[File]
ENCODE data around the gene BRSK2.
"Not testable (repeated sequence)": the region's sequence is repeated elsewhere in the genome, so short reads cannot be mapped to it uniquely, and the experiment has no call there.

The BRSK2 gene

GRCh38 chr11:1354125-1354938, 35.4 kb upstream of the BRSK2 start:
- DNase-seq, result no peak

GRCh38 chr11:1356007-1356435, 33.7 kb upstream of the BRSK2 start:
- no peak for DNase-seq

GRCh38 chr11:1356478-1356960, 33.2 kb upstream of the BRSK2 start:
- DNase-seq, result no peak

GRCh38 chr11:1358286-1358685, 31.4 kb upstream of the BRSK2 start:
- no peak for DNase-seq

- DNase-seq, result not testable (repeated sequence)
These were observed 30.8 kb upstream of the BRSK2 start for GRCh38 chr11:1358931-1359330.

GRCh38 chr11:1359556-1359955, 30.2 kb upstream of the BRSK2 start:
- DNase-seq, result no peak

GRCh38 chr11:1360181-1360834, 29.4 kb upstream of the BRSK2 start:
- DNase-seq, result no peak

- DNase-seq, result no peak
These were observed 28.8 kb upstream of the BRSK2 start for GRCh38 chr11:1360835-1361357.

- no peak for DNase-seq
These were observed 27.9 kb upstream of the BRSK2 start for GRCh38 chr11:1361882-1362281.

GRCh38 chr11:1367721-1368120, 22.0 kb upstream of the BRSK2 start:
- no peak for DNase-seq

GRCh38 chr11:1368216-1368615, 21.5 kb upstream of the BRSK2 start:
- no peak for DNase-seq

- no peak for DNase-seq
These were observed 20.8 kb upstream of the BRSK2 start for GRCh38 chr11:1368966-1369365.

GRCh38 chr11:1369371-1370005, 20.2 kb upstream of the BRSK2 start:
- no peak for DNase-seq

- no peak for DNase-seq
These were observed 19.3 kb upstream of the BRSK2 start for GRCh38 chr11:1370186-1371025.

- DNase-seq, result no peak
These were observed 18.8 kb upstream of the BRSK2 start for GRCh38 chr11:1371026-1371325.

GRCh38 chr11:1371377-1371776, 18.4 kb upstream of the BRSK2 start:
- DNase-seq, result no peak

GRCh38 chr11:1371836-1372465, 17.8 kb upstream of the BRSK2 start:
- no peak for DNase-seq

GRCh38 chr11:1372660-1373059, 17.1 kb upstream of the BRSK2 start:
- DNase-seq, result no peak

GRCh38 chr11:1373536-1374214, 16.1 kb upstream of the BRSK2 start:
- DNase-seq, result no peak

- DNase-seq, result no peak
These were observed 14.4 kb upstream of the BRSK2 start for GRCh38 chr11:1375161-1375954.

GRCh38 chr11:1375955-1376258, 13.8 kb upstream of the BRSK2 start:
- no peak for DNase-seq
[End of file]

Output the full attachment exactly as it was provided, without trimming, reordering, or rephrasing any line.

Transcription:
ENCODE data around the gene BRSK2.
"Not testable (repeated sequence)": the region's sequence is repeated elsewhere in the genome, so short reads cannot be mapped to it uniquely, and the experiment has no call there.

The BRSK2 gene

GRCh38 chr11:1354125-1354938, 35.4 kb upstream of the BRSK2 start:
- DNase-seq, result no peak

GRCh38 chr11:1356007-1356435, 33.7 kb upstream of the BRSK2 start:
- no peak for DNase-seq

GRCh38 chr11:1356478-1356960, 33.2 kb upstream of the BRSK2 start:
- DNase-seq, result no peak

GRCh38 chr11:1358286-1358685, 31.4 kb upstream of the BRSK2 start:
- no peak for DNase-seq

- DNase-seq, result not testable (repeated sequence)
These were observed 30.8 kb upstream of the BRSK2 start for GRCh38 chr11:1358931-1359330.

GRCh38 chr11:1359556-1359955, 30.2 kb upstream of the BRSK2 start:
- DNase-seq, result no peak

GRCh38 chr11:1360181-1360834, 29.4 kb upstream of the BRSK2 start:
- DNase-seq, result no peak

- DNase-seq, result no peak
These were observed 28.8 kb upstream of the BRSK2 start for GRCh38 chr11:1360835-1361357.

- no peak for DNase-seq
These were observed 27.9 kb upstream of the BRSK2 start for GRCh38 chr11:1361882-1362281.

GRCh38 chr11:1367721-1368120, 22.0 kb upstream of the BRSK2 start:
- no peak for DNase-seq

GRCh38 chr11:1368216-1368615, 21.5 kb upstream of the BRSK2 start:
- no peak for DNase-seq

- no peak for DNase-seq
These were observed 20.8 kb upstream of the BRSK2 start for GRCh38 chr11:1368966-1369365.

GRCh38 chr11:1369371-1370005, 20.2 kb upstream of the BRSK2 start:
- no peak for DNase-seq

- no peak for DNase-seq
These were observed 19.3 kb upstream of the BRSK2 start for GRCh38 chr11:1370186-1371025.

- DNase-seq, result no peak
These were observed 18.8 kb upstream of the BRSK2 start for GRCh38 chr11:1371026-1371325.

GRCh38 chr11:1371377-1371776, 18.4 kb upstream of the BRSK2 start:
- DNase-seq, result no peak

GRCh38 chr11:1371836-1372465, 17.8 kb upstream of the BRSK2 start:
- no peak for DNase-seq

GRCh38 chr11:1372660-1373059, 17.1 kb upstream of the BRSK2 start:
- DNase-seq, result no peak

GRCh38 chr11:1373536-1374214, 16.1 kb upstream of the BRSK2 start:
- DNase-seq, result no peak

- DNase-seq, result no peak
These were observed 14.4 kb upstream of the BRSK2 start for GRCh38 chr11:1375161-1375954.

GRCh38 chr11:1375955-1376258, 13.8 kb upstream of the BRSK2 start:
- no peak for DNase-seq